Wednesday, February 15, 2017
And You Wonder Why They Can't Read
Someone asked on Facebook the other day at what age one should get a cell phone for their child. That got me thinking how different parenting is today than when we were rearing our children. Back then the big questions were how much time kids should be allowed to watch television or play computer games. Today, with a smart phone and the right cellular package, a child can not only watch videos and play games, they can also potentially access all manner of both helpful and unhelpful data, some of which could be deadly. Thus, it is wise to consider at what age a child should have his own phone.
However, I don't think the problem is at what age to let them have one, but rather whether or not they need one at all. We could sit here all day debating the good, the bad, and the ugly of 24/7, handheld Internet access, but that isn't really the issue. If given full reign, it would have been possible for children of past generations to also obsess around the clock on the screen distractions of their day. The real problem is the distraction of the Internet and its dumbing down effect on the brain.
Before home computers came along, television was the big distraction. Consequently, for the first few years of our children's lives, we decided not to have one at all. We got news from listening to the radio and from interaction with others outside our home. School and play times were rich in inspiration and imagination. Without screen distractions, books were a big draw, both for cuddle time and individual exploration. I believe that is one reason our children are such prolific readers today. Their foundation for learning wasn't hijacked by someone thinking for them through moving pictures and sound.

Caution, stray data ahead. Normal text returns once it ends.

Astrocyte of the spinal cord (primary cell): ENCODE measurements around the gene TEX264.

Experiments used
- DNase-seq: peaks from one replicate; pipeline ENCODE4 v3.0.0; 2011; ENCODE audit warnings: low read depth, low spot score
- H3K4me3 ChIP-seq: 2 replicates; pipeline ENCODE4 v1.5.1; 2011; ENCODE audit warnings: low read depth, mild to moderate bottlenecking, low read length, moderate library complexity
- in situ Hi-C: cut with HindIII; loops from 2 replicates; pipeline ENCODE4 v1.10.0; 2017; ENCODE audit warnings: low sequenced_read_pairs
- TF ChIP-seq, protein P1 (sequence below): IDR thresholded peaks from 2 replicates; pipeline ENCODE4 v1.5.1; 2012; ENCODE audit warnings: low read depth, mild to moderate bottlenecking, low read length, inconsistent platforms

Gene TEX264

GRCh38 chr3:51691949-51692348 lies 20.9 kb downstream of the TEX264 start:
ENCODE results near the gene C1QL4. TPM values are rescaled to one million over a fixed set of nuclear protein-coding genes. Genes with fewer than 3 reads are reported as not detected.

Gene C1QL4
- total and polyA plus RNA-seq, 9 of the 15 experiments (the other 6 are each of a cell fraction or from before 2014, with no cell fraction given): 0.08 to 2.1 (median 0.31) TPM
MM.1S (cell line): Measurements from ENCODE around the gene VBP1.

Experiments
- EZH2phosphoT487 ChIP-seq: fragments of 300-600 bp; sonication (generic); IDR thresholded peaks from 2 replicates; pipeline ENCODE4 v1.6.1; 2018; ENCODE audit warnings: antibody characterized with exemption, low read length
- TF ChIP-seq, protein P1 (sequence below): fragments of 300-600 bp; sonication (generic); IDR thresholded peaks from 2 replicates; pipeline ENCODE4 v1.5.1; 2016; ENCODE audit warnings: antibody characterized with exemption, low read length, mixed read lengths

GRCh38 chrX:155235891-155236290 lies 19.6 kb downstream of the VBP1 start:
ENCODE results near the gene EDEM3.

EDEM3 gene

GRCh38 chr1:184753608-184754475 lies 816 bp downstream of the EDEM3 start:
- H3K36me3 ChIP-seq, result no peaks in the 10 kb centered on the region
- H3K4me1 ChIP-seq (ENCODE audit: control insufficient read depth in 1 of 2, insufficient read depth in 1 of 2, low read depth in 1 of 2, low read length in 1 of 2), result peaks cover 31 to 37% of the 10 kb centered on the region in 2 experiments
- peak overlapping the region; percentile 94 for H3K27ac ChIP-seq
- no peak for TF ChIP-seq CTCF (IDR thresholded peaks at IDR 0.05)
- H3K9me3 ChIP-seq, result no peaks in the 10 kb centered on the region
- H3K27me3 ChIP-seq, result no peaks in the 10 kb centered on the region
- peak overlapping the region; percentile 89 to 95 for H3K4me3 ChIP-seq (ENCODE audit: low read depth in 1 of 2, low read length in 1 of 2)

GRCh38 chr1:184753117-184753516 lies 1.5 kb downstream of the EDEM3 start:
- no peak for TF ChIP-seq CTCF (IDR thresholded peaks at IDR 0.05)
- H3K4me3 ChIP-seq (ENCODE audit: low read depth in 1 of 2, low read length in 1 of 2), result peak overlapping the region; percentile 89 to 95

Reading is hard work. You have to decipher the words, understand them in context, and imagine what they are portraying. Even books which do not tell a story evoke connecting images and examples in our minds. It's how we develop comprehension. But, you have to concentrate in order to do that. Excess screen time seems to keep the mind constantly wandering off to what has been seen and heard rather than what is immediately being presented in print. Yet, reading content online is not much better.
By its very nature online reading is meant to be quick. Just the volume of the available words necessitates scanning and partial reading. Yet, reading that way too much could end up with us not being able to concentrate on the printed page. Books aren't written like blogs. In good writing, the first sentence is meant to present the concept of the paragraph. The sentences which follow it expand and explain the concept in more detail. Then the last sentence connects that paragraph with the next paragraph. You can tell when a book is well written: it has structure and flow. A well-written blog, on the other hand, presents bits and pieces for you to grab and take with you. You can't read a book like a blog. It won't make sense.
And that is one reason why I believe so many children are having trouble reading. If you want good readers, you must consider more restricted phone/screen use.
Thus, I would have to give counsel to the parent wondering about giving their child a phone to not do so unless it is for emergency use only. Yet, even if a phone really is necessary, one with no data plan would be a good start. Also, having a phone or phones only for temporary use might be a good idea, say, to call and let you know when practice is over.
Or how about walkie talkies? Remember those? We used to use them while shopping as a family and when we split up on walking trails. We even communicated between vehicles when we took separate cars on trips.
(I know; I know. No self-respecting kid is gonna use a walkie talkie these days.)
In any case, for the sake of the literacy of future generations and the health and well-being of well-rounded, successful adult children, I hope parents today will reconsider how often they are allowing their children to have screen time of any kind, but especially their own cell phones.